Aug 19, 2004
It is currently a buyer's market in Keystone. Suffering from over-building and what some would call exaggeration by the sales associates on the new launches, many transactions in the past year have resulted in losses for the sellers. Older Properties (Built 1974-1981) With the older properties around Keystone Lake and across the River nearer the slopes, you get larger units. One bedroom condos typically range from 700 to 950 square feet, and two bedroom units range from 950 to 1500 square feet. No special assessments in any of these projects (at this writing).
However, dues are typically higher, ranging from about $350 per month to as much as $700. However, the higher dues usually include a "replacement funds reserve." They tend not, however, to include heat, which is electric heat in most of the properties. Rental incomes are higher than "out-of-resort" properties by 10-15%. Newer Properties (Village at River Run) Unfortunately for earlier buyers (now sellers), but fortunately for new buyers in the market, the developer over-built the new Village. Original projections called for no more than 80 units a year for a reasonable absorption rate. This rate was maintained for their first three buildings. Then, as Buffalo and Dakota, then Expedition Station, Red Hawk and The Springs came online, the new units being built increased to about 120 per year.
This was more than the buying public could handle, and hence, the developer is still trying to sell out these projects. The area has been overbuilt, and there is still much inventory to be absorbed. In addition, buyers who anticipated being able to "flip" their units in a year or so at a profit have been sadly disenfranchised. And, many in the real estate community concur that the sales team may have exaggerated the potential for near-term future profits.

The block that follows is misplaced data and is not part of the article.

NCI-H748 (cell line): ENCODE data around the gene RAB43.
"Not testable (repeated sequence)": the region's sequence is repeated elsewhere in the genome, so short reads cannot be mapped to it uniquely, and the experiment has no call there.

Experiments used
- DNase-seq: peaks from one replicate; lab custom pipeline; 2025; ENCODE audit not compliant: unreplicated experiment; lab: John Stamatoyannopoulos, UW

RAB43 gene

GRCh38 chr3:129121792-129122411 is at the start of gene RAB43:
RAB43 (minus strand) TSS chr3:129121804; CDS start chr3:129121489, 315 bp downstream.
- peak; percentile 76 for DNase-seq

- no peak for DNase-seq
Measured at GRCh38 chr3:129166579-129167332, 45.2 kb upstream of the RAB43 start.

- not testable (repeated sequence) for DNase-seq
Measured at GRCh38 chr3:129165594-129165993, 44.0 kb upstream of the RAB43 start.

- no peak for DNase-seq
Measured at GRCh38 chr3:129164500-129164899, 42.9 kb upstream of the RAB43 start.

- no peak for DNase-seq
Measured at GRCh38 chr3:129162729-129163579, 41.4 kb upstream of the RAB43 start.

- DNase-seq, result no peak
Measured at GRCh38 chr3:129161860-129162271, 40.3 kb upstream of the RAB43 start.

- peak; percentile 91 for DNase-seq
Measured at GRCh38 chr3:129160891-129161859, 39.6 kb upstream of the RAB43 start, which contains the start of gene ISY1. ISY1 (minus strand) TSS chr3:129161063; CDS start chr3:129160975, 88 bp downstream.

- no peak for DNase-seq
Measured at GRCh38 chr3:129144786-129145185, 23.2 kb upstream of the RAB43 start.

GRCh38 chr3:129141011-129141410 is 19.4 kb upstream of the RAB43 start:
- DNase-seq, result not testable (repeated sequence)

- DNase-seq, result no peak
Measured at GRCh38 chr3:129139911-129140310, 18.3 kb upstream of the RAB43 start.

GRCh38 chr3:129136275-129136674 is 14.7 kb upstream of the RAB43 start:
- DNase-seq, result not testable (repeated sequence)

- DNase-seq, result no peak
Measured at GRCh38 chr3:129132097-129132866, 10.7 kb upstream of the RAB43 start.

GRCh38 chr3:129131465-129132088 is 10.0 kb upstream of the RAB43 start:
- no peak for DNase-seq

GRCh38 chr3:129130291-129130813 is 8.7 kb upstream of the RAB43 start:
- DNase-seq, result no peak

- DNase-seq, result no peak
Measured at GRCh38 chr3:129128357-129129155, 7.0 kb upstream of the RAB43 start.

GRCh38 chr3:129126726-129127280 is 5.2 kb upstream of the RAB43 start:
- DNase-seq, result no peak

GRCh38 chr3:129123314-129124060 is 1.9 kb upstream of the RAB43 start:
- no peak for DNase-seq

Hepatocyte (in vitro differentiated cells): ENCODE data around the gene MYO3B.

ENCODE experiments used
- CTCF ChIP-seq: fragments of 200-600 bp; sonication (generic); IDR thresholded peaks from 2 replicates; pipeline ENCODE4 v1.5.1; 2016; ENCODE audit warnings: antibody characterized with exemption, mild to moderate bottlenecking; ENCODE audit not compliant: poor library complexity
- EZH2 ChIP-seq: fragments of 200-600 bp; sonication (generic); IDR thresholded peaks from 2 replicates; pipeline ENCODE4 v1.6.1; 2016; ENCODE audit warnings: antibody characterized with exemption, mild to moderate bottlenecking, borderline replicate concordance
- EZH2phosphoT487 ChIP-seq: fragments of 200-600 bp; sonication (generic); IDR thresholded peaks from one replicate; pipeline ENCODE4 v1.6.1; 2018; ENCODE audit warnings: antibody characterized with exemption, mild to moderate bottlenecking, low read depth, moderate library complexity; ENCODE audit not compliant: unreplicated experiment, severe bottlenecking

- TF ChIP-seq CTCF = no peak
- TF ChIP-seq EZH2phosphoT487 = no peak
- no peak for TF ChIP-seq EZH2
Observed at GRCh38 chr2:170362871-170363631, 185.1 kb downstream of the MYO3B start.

Keep in mind that these new units also added to an overall market inventory of rental units while skiier days have remained relatively flat. So, income projections have also generally not been met. The good news is that (1) the buildings tend to have been constructed well - with steel and concrete being the mainstay methods - and (2) dues tend to be less and are all-inclusive - heat is gas and the buildings have central boilers.
As of April, 2002, approximately 22% of all units are on the market at an average of 15% off the original price. Balancing the Two When comparing the two categories above, you will find that the older properties cost less, are larger, have better rental income, but have higher dues.
The newer properties cost more, are smaller, have somewhat smaller rental figures, but have lower dues. Financially, they should balance out fairly well, so it becomes a matter of choice.
And don't let distance to the slopes affect your decision unless you just have to be in the midst of the action. The Keystone Shuttle runs every 10-15 minutes, and have clean and fast coaches. You're never far from the slopes.